Wednesday, January 7, 2009

Boone Barnaby: the PDF


In 1990 Scholastic published my novel The Adventures of Boone Barnaby. In a few days my podcast of the novel will be up on Podiobooks.com. I'll announce it when it's out. For a podcast, I had to shorten the title to Boone Barnaby so it would be visible on those tiny ipod screens.

The book is out of print. I had planned to republish it just to make it available, but I see that Amazon is selling used copies for one penny! (Then, of course, they charge $3.99 for shipping.) I can't beat that price, so if you want a printed book of Adventures of Boone Barnaby (Apple Paperbacks), just click on the link.

Or if you want a PDF or any format of e-book of Boone Barnaby, it's available at Smashwords. And Amazon has it available as a Kindle edition here.

Speaking of pennies, they tell me Boone came within a hair of being a Newbery Honor Book that year but that one voting member was outraged by its "controversial subject matter." Twenty years later, that controversial subject matter** seems remarkably tame. It's a lighthearted, joyful, down-to-earth story—the only kind I seem capable of writing. Oh well. I made about $5,000 on the book. With a Newbery, I would've made about 100 times that much. Writing books is like buying a lottery ticket. And the odds are about as good.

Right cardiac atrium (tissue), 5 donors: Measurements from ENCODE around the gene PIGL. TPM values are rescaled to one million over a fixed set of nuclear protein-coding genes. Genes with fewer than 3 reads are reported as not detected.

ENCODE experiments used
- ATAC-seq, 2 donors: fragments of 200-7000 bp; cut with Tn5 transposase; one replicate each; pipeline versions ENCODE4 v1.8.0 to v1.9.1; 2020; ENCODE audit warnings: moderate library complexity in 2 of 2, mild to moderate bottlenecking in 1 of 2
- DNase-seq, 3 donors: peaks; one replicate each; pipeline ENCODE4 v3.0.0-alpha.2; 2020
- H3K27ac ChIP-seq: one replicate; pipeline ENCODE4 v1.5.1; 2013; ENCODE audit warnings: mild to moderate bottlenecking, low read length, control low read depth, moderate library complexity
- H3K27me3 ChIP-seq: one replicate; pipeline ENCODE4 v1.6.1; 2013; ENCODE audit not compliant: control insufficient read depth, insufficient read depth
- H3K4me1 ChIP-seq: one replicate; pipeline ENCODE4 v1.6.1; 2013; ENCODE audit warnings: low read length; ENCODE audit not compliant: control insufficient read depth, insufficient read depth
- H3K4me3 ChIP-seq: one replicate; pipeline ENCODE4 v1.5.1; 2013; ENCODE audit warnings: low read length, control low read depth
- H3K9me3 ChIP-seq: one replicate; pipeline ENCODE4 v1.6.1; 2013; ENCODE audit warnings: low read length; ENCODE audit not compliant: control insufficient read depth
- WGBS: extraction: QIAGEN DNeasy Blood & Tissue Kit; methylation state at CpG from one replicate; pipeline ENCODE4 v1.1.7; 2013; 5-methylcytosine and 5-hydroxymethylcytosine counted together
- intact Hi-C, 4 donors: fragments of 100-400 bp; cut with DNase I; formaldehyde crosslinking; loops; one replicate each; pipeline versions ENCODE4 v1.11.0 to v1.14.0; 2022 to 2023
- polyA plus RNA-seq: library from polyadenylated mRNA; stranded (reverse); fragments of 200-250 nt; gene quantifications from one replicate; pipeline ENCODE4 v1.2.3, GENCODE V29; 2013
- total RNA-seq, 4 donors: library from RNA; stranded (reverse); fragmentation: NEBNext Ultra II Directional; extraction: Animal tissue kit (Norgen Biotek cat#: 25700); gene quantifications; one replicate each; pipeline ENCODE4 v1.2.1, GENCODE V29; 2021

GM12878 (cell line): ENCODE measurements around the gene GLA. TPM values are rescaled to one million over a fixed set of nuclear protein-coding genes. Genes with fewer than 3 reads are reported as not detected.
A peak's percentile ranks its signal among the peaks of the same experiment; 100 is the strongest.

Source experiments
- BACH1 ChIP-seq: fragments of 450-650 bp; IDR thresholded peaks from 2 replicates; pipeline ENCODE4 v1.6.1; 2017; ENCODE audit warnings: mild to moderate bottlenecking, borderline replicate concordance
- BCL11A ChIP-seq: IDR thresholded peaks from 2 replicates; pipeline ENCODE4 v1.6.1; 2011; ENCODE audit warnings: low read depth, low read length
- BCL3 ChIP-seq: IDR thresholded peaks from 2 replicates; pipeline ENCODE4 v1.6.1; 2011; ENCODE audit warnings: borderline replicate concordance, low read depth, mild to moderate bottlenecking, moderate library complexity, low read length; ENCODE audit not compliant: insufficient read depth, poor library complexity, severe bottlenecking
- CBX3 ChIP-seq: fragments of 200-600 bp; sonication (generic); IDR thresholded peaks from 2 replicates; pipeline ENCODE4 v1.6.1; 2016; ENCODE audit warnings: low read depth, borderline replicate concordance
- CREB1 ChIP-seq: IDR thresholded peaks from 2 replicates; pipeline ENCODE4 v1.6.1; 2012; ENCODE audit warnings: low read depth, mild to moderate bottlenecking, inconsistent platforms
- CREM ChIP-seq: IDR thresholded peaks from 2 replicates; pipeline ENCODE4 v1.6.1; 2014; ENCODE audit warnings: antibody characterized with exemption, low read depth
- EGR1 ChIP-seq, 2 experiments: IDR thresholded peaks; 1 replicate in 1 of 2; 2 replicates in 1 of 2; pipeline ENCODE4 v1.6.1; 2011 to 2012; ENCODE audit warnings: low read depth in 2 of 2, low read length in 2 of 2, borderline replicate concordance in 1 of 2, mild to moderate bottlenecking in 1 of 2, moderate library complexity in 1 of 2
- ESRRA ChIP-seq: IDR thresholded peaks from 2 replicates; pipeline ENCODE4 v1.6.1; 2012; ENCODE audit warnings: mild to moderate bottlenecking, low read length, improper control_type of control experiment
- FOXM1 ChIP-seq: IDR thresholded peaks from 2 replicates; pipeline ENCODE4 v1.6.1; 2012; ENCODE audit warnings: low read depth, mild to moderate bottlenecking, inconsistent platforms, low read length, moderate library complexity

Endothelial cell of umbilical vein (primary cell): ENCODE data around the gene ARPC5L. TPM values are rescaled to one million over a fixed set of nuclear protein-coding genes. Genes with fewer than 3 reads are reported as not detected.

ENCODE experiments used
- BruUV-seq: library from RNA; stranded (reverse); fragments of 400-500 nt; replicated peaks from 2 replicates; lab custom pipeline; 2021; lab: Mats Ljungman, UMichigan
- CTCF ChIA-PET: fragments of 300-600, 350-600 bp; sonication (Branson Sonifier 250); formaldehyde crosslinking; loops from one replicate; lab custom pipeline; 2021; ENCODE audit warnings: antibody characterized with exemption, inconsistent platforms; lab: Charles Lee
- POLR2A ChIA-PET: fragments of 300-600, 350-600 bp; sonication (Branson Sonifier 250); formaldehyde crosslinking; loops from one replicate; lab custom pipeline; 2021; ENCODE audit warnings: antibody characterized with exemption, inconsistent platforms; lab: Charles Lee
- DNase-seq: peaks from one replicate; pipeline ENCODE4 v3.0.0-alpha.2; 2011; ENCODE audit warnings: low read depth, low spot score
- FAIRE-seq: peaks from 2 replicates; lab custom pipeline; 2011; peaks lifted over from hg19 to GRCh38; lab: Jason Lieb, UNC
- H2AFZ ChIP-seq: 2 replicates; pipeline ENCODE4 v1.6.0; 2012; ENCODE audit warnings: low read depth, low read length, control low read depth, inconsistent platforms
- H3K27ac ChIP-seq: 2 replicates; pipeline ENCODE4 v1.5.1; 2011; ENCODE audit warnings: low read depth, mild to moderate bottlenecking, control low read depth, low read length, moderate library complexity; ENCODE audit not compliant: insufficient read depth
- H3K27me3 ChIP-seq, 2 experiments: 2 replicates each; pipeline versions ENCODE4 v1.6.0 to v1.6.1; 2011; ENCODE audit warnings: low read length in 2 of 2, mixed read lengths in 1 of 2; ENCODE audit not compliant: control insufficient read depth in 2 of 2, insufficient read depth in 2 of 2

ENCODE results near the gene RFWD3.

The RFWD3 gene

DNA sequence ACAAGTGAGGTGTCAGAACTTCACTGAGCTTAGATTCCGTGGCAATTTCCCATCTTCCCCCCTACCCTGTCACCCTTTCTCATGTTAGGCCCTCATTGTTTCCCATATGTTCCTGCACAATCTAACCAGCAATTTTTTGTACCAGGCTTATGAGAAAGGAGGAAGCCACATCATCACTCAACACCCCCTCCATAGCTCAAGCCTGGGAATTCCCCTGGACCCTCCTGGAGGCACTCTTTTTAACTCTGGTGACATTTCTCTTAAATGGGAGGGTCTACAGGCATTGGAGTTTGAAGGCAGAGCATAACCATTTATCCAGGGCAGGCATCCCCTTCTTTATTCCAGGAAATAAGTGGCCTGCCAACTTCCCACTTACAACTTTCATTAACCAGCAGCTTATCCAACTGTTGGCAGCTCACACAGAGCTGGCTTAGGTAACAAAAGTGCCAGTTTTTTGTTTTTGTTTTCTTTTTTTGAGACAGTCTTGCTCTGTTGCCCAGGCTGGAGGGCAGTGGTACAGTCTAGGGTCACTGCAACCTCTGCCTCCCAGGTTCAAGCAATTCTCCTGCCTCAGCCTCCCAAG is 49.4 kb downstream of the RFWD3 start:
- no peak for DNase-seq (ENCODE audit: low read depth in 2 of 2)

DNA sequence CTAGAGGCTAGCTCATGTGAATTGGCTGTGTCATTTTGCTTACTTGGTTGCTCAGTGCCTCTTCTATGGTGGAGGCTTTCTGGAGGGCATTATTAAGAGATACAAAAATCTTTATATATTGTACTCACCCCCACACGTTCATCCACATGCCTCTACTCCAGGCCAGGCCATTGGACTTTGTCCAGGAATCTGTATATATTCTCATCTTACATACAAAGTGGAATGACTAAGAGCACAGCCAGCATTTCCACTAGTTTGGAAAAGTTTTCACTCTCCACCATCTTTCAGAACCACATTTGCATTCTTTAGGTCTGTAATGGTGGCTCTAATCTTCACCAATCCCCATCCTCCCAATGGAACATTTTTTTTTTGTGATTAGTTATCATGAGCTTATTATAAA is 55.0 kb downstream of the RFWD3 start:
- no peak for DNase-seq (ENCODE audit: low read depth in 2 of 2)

For the record, the Newbery Honor Book (which means second place) that year was The True Confessions of Charlotte Doyle by Avi. In first place, the Newbery Medal winner was Maniac Magee by Jerry Spinelli. Good books, both of them.

**Controversial: There's some discussion of the Vietnam War as a less-than-noble endeavor. There's a father who smoked marijuana, didn't go crazy, and didn't go to jail. The word "fart" appears once. And one of Boone's friends has a "stepmom" who is living unwedded with a man. Shocking, isn't it? None of these items have much to do with a story that actually promotes rock solid family values. The book is in school libraries everywhere. Teachers read it aloud to their classes. Kids—and parents—send me e-mail saying "Thank you for writing this," and sometimes asking fascinating questions. It's for these things that I write, and keep on writing...

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